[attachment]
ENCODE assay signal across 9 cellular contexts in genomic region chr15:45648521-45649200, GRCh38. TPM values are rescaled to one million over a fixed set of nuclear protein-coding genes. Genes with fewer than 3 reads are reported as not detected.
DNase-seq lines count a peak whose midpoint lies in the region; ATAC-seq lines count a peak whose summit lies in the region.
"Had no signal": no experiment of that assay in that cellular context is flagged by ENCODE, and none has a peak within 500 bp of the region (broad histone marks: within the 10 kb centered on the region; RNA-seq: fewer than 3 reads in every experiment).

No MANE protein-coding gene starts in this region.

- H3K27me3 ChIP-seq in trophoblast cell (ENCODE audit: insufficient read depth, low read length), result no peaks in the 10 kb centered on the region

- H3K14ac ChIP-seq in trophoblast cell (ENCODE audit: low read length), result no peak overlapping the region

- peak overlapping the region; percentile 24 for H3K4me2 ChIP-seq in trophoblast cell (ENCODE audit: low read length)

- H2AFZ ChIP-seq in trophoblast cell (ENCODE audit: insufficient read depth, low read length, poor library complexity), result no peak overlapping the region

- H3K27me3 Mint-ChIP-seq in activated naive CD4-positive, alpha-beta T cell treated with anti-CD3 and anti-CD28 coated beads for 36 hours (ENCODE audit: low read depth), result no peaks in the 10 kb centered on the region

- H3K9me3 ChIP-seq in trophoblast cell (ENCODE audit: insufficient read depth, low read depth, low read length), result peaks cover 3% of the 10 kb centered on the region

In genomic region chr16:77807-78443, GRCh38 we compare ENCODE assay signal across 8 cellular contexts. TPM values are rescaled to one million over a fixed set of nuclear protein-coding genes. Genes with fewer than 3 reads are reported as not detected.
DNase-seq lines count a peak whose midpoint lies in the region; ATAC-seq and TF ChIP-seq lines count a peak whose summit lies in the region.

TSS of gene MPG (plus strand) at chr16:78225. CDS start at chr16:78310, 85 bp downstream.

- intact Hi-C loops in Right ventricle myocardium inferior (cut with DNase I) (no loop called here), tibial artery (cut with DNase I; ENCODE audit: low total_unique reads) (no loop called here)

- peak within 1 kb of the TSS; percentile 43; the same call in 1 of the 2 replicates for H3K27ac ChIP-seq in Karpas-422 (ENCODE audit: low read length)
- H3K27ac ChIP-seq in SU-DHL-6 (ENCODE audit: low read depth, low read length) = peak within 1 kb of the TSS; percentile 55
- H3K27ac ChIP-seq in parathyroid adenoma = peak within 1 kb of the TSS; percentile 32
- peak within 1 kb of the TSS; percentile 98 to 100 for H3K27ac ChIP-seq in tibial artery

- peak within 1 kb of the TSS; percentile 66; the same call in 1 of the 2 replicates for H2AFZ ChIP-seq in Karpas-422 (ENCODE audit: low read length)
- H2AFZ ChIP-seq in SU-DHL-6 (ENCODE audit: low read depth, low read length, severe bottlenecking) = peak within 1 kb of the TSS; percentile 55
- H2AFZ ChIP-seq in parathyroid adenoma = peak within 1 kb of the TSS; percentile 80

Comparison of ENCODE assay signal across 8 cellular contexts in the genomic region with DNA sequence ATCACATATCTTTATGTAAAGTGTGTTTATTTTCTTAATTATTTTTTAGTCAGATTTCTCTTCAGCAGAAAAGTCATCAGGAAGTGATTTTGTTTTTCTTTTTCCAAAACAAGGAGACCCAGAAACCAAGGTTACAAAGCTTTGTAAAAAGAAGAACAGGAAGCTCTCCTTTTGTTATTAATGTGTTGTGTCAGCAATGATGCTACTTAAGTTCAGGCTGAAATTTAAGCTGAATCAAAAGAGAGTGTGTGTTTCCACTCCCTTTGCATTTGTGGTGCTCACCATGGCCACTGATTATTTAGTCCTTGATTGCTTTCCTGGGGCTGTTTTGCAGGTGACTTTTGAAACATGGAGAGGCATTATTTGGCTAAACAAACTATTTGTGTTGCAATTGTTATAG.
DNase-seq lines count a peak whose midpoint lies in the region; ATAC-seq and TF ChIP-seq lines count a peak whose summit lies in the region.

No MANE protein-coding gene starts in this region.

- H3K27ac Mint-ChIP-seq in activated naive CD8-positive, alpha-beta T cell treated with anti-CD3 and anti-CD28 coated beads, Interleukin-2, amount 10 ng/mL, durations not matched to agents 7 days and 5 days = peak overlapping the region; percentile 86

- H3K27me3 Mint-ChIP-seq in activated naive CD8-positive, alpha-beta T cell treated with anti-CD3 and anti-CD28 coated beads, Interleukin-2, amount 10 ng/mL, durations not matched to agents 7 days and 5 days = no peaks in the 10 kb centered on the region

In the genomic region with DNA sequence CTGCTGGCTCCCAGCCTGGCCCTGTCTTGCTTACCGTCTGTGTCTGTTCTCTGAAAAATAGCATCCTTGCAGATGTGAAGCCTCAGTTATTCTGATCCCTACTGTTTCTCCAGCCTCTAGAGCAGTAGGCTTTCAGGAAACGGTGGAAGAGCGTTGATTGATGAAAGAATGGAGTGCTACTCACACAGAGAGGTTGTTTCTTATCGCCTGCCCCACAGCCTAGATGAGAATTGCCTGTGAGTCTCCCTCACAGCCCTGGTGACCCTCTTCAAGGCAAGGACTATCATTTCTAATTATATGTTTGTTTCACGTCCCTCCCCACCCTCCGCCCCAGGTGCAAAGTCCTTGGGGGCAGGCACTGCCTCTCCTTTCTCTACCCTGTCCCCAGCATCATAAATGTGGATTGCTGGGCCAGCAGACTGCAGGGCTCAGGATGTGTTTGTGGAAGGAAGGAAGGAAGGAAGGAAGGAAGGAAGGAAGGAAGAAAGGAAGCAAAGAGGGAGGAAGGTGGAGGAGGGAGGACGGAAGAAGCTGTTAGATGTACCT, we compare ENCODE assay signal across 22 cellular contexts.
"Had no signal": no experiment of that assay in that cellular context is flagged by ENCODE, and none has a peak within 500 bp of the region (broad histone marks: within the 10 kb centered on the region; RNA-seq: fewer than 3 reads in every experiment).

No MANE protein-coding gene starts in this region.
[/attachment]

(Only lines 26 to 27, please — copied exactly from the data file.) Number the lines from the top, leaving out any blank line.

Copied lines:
- H3K27me3 Mint-ChIP-seq in activated naive CD8-positive, alpha-beta T cell treated with anti-CD3 and anti-CD28 coated beads, Interleukin-2, amount 10 ng/mL, durations not matched to agents 7 days and 5 days = no peaks in the 10 kb centered on the region

In the genomic region with DNA sequence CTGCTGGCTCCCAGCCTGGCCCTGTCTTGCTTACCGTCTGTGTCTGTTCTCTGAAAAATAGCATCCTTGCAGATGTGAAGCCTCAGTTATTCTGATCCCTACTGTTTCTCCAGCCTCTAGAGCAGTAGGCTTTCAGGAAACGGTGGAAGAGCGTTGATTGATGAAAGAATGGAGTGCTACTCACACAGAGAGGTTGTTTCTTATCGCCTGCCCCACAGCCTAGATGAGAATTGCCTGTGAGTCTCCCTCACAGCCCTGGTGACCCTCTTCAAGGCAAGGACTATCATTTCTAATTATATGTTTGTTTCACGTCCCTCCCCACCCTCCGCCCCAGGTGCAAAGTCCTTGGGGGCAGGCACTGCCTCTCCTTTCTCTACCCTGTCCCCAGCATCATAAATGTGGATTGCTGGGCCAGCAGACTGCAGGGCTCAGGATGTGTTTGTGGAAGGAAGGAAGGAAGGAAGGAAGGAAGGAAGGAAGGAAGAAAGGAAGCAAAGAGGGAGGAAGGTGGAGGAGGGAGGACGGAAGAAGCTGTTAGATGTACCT, we compare ENCODE assay signal across 22 cellular contexts.